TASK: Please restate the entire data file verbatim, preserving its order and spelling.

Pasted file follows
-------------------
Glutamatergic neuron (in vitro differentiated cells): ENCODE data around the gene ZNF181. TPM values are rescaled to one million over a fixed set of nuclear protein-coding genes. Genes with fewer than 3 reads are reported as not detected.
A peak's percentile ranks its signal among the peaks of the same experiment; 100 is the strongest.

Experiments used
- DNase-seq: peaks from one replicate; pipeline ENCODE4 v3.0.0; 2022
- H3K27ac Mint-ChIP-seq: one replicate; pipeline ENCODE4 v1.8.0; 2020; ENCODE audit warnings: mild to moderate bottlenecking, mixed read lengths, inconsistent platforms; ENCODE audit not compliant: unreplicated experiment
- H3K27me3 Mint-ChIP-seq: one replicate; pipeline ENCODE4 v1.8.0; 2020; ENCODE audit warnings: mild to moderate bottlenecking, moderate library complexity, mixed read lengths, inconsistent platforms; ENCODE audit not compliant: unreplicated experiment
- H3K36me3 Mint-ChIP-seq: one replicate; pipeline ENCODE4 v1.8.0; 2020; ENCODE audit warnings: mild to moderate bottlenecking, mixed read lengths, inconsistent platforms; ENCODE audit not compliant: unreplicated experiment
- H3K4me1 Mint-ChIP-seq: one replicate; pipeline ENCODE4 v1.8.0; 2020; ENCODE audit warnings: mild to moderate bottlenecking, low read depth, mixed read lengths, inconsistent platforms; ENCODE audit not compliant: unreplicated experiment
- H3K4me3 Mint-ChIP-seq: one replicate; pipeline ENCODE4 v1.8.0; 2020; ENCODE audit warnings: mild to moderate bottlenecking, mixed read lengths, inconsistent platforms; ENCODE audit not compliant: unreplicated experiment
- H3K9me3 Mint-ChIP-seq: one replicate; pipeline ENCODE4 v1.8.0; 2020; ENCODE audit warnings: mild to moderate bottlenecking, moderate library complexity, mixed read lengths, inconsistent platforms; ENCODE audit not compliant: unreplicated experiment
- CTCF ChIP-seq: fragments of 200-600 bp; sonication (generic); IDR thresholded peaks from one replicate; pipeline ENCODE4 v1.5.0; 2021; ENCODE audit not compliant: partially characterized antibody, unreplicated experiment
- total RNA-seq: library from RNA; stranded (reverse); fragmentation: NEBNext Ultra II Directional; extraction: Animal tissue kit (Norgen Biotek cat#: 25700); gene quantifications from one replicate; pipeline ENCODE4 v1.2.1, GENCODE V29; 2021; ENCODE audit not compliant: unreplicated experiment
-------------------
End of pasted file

Glutamatergic neuron (in vitro differentiated cells): ENCODE data around the gene ZNF181. TPM values are rescaled to one million over a fixed set of nuclear protein-coding genes. Genes with fewer than 3 reads are reported as not detected.
A peak's percentile ranks its signal among the peaks of the same experiment; 100 is the strongest.

Experiments used
- DNase-seq: peaks from one replicate; pipeline ENCODE4 v3.0.0; 2022
- H3K27ac Mint-ChIP-seq: one replicate; pipeline ENCODE4 v1.8.0; 2020; ENCODE audit warnings: mild to moderate bottlenecking, mixed read lengths, inconsistent platforms; ENCODE audit not compliant: unreplicated experiment
- H3K27me3 Mint-ChIP-seq: one replicate; pipeline ENCODE4 v1.8.0; 2020; ENCODE audit warnings: mild to moderate bottlenecking, moderate library complexity, mixed read lengths, inconsistent platforms; ENCODE audit not compliant: unreplicated experiment
- H3K36me3 Mint-ChIP-seq: one replicate; pipeline ENCODE4 v1.8.0; 2020; ENCODE audit warnings: mild to moderate bottlenecking, mixed read lengths, inconsistent platforms; ENCODE audit not compliant: unreplicated experiment
- H3K4me1 Mint-ChIP-seq: one replicate; pipeline ENCODE4 v1.8.0; 2020; ENCODE audit warnings: mild to moderate bottlenecking, low read depth, mixed read lengths, inconsistent platforms; ENCODE audit not compliant: unreplicated experiment
- H3K4me3 Mint-ChIP-seq: one replicate; pipeline ENCODE4 v1.8.0; 2020; ENCODE audit warnings: mild to moderate bottlenecking, mixed read lengths, inconsistent platforms; ENCODE audit not compliant: unreplicated experiment
- H3K9me3 Mint-ChIP-seq: one replicate; pipeline ENCODE4 v1.8.0; 2020; ENCODE audit warnings: mild to moderate bottlenecking, moderate library complexity, mixed read lengths, inconsistent platforms; ENCODE audit not compliant: unreplicated experiment
- CTCF ChIP-seq: fragments of 200-600 bp; sonication (generic); IDR thresholded peaks from one replicate; pipeline ENCODE4 v1.5.0; 2021; ENCODE audit not compliant: partially characterized antibody, unreplicated experiment
- total RNA-seq: library from RNA; stranded (reverse); fragmentation: NEBNext Ultra II Directional; extraction: Animal tissue kit (Norgen Biotek cat#: 25700); gene quantifications from one replicate; pipeline ENCODE4 v1.2.1, GENCODE V29; 2021; ENCODE audit not compliant: unreplicated experiment